Friday, July 15, 2011

Natural Selection works only in peoples' minds

“Nature selects the fittest organisms”? Evolution has no life apart from this idea of natural selection. This “selection” is a captivatingly powerful idea—it’s difficult to dislodge things that exist only in someone’s mind. As Daniel Dennett explains, "natural selection" is the evolutionists equivalent to God:
The fundamental scientific idea of evolution by natural selection is not just mind-boggling; natural selection, by executing God’s traditional task of designing and creating all creatures great and small, also seems to deny one of the best reasons we have for believing in God….The idea that natural selection has the power to generate such sophisticated designs is deeply counterintuitive.1 
The word “select” is an absolute necessity to Darwinism. But in reality, choice-making abilities have never been observed by anything other than conscious agents or by things they have designed. Life displays features apparently chosen by a designer to solve environmental problems or exploit properties such as gravity and friction. Darwin’s extraordinarily clever account attributes those features to unintelligent natural forces that somehow could “select” in a way very much akin to how animal breeders select. Thus Darwin introduced a natural source of intelligence—a substitute god.

But in recent years, evolutionists have backpedaled furiously from the idea of "selection." Graciela Flores in The Scientist argued that evolutionists feed the beast of theism by incessantly using the word “design” in publications. She made an example of Timothy Bradley’s paper in Nature, which evidently said insect respiration was “designed to function most efficiently.” Afterward Bradley conceded that the word design is subject to misinterpretation, and confessed that “there is no reason for sloppy language.” Flores also gave an example of a professor who has stopped using the word design with his students. “They are going to take the language too literally, and it will cause a misunderstanding.”2

Evolutionists' problem is this: since there is no designer, using the word “design” is fundamentally illegitimate—in spite of qualifiers like “apparent” or “illusion of” preceding it. Even Darwin himself, when pressed on this illegitimate use of the word, conceded that tying “selection” to a real agent is “false,” and his followers also admit it’s “not really accurate.”3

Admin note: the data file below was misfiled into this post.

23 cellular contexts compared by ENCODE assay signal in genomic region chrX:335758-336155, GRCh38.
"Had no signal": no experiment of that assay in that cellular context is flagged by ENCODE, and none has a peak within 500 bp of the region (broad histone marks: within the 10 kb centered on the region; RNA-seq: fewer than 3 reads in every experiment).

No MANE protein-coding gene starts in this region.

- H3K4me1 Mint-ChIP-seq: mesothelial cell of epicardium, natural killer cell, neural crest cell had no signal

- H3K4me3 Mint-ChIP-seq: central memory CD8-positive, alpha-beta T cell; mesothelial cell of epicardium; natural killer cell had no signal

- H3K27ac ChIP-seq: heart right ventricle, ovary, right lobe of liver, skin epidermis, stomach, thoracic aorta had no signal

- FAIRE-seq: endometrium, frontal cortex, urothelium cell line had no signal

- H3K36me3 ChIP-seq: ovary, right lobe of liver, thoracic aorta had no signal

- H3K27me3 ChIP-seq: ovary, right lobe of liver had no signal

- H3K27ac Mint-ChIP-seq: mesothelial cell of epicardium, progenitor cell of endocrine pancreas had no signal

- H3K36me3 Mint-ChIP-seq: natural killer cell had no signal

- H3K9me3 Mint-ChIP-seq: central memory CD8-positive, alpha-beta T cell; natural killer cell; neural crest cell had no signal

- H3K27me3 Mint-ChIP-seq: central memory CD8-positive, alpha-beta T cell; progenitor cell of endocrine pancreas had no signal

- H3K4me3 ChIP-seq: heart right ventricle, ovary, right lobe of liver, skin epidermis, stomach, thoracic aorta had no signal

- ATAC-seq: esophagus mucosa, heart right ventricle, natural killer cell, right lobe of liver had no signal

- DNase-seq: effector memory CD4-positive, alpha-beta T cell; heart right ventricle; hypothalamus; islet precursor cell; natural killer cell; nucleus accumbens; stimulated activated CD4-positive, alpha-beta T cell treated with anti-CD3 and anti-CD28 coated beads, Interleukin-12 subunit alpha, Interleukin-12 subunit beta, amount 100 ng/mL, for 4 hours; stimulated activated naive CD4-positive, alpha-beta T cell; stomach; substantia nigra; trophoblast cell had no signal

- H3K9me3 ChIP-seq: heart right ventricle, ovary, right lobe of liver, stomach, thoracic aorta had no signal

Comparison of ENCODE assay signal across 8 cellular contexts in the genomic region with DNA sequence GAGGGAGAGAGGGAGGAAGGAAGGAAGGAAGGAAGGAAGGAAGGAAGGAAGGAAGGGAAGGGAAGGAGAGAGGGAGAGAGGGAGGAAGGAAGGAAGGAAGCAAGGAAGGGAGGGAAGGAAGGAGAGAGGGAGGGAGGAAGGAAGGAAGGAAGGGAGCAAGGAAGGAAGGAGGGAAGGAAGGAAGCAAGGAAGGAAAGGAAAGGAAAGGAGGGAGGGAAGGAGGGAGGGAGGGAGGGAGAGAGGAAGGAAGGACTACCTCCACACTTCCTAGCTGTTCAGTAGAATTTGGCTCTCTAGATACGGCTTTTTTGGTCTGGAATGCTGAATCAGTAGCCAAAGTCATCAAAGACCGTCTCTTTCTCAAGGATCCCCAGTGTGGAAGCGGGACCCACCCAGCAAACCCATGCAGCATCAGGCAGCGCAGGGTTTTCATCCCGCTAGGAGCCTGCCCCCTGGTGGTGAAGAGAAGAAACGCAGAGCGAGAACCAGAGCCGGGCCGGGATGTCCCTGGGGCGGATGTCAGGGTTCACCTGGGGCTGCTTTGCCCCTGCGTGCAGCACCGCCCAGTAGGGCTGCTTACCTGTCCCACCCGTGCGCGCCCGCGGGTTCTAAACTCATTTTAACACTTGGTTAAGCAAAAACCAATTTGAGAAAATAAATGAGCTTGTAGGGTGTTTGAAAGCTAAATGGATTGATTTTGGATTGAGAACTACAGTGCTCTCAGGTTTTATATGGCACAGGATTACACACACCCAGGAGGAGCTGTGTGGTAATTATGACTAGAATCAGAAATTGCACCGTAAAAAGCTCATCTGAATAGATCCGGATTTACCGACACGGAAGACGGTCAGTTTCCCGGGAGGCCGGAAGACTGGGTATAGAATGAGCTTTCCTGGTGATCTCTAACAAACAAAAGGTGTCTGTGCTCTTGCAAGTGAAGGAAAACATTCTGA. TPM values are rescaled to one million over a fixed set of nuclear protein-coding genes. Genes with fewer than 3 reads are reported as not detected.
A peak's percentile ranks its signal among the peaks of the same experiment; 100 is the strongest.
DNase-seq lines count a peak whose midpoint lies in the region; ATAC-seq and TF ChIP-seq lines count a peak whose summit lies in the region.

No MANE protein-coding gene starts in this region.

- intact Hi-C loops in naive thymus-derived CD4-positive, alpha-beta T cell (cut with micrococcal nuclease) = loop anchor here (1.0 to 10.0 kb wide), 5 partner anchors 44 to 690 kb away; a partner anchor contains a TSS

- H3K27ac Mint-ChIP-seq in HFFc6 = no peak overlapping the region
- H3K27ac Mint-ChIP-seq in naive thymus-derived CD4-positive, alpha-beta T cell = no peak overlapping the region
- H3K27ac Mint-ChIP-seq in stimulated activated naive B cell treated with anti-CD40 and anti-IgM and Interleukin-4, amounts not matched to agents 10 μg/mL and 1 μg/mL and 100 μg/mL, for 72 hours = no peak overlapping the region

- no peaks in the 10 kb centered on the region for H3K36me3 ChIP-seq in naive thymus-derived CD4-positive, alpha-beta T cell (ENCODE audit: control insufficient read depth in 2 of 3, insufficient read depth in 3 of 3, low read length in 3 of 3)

Advocates, therefore, insist that “selection” is not used in a literal sense. Really? Evolutionists claim their word choice is only a figure of speech—a ploy characterized as the “bait-and-switch” logical error.4 Darwin’s remarkable feat—which continues nearly unaltered—was to get everyone looking at the organism-environment interface from the environment’s perspective. External forces are illegitimately given credit for the capabilities of the organisms. It is challenging to dissect evolutionary language that clouds the fact that the power to solve ecological challenges resides in organisms and not environments.

The power of “natural selection” to imprison minds must always be taken seriously—as it’s only in the mind that “selection” actually occurs. Minds immersed in “natural selection” view interactions from the perspective of “nature’s” inanimate forces and are further clouded by being uninformed that there is no real “selector”! If the evidence points to the fact that “natural selection” is merely a figure of speech, and thus impotent, should not honest scientists put aside their passionately held beliefs and accept reality?

A distinctive of living things is their goal-directed operation—one of which is filling ecological niches. This is in obedience to God telling “them” to be “fruitful,” “multiply,” and “fill” the earth (Genesis 1:22, 28; 8:17; 9:1, 7.)

As a label applied to the normal outworking of organisms’ innate programming that enables them to fill environments, it steals credit from the organism and ultimately from the Lord. “Selection” is not really real. We should ascribe glory to the Creator, and not to “natural selection”!

(excerpted from Randy J. Guliuzza, Darwin's Sacred Imposter: How Natural Selection Is Given Credit for Design in Nature, Acts & Facts, July 2011, Institute for Creation Research)

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References (selected)

1. Dennett, D. C. Show Me the Science. New York Times, August 28, 2005

2. Flores, G. 2005. Journals and intelligent design. The Scientist. 19 (4): 12.

3. Guliuzza, R. 2011. Darwin’s Sacred Imposter: Recognizing Missed Warning Signs. Acts & Facts. 40 (5): 12-15.

4. Johnson, J. J. S. 2011. Just Say No to Trojan Horses. Acts & Facts. 40 (2): 17-18.

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